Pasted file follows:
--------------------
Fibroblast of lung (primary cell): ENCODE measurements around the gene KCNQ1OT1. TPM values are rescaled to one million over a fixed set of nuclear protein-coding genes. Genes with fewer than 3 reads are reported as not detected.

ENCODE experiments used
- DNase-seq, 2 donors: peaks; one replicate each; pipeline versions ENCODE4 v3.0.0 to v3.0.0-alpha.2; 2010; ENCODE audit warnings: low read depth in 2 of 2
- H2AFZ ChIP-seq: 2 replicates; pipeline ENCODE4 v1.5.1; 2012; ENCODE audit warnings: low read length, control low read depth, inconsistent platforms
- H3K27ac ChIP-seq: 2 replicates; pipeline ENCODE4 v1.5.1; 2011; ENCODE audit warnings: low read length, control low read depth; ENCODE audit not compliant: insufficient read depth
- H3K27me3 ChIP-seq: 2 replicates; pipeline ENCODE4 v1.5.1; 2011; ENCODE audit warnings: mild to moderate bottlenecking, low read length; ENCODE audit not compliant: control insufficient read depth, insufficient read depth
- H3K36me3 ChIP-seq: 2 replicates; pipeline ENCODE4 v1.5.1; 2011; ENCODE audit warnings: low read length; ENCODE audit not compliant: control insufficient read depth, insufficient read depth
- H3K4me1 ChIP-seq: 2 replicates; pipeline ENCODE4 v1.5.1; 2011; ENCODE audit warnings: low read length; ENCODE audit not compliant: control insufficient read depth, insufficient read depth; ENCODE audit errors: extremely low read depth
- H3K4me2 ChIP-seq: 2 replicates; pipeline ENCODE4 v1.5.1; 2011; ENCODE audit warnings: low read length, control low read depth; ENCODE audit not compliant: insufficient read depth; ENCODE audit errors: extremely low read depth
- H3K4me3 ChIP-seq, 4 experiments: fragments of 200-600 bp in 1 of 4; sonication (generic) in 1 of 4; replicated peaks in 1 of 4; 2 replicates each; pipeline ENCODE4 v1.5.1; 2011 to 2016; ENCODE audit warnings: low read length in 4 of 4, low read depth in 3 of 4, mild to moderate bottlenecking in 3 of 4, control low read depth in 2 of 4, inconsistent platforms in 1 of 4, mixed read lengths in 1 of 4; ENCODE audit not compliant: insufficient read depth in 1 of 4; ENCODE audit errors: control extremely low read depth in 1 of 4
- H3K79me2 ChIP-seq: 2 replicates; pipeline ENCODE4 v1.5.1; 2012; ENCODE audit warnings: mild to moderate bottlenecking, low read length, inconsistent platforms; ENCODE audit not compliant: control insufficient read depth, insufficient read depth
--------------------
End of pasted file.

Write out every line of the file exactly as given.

Fibroblast of lung (primary cell): ENCODE measurements around the gene KCNQ1OT1. TPM values are rescaled to one million over a fixed set of nuclear protein-coding genes. Genes with fewer than 3 reads are reported as not detected.

ENCODE experiments used
- DNase-seq, 2 donors: peaks; one replicate each; pipeline versions ENCODE4 v3.0.0 to v3.0.0-alpha.2; 2010; ENCODE audit warnings: low read depth in 2 of 2
- H2AFZ ChIP-seq: 2 replicates; pipeline ENCODE4 v1.5.1; 2012; ENCODE audit warnings: low read length, control low read depth, inconsistent platforms
- H3K27ac ChIP-seq: 2 replicates; pipeline ENCODE4 v1.5.1; 2011; ENCODE audit warnings: low read length, control low read depth; ENCODE audit not compliant: insufficient read depth
- H3K27me3 ChIP-seq: 2 replicates; pipeline ENCODE4 v1.5.1; 2011; ENCODE audit warnings: mild to moderate bottlenecking, low read length; ENCODE audit not compliant: control insufficient read depth, insufficient read depth
- H3K36me3 ChIP-seq: 2 replicates; pipeline ENCODE4 v1.5.1; 2011; ENCODE audit warnings: low read length; ENCODE audit not compliant: control insufficient read depth, insufficient read depth
- H3K4me1 ChIP-seq: 2 replicates; pipeline ENCODE4 v1.5.1; 2011; ENCODE audit warnings: low read length; ENCODE audit not compliant: control insufficient read depth, insufficient read depth; ENCODE audit errors: extremely low read depth
- H3K4me2 ChIP-seq: 2 replicates; pipeline ENCODE4 v1.5.1; 2011; ENCODE audit warnings: low read length, control low read depth; ENCODE audit not compliant: insufficient read depth; ENCODE audit errors: extremely low read depth
- H3K4me3 ChIP-seq, 4 experiments: fragments of 200-600 bp in 1 of 4; sonication (generic) in 1 of 4; replicated peaks in 1 of 4; 2 replicates each; pipeline ENCODE4 v1.5.1; 2011 to 2016; ENCODE audit warnings: low read length in 4 of 4, low read depth in 3 of 4, mild to moderate bottlenecking in 3 of 4, control low read depth in 2 of 4, inconsistent platforms in 1 of 4, mixed read lengths in 1 of 4; ENCODE audit not compliant: insufficient read depth in 1 of 4; ENCODE audit errors: control extremely low read depth in 1 of 4
- H3K79me2 ChIP-seq: 2 replicates; pipeline ENCODE4 v1.5.1; 2012; ENCODE audit warnings: mild to moderate bottlenecking, low read length, inconsistent platforms; ENCODE audit not compliant: control insufficient read depth, insufficient read depth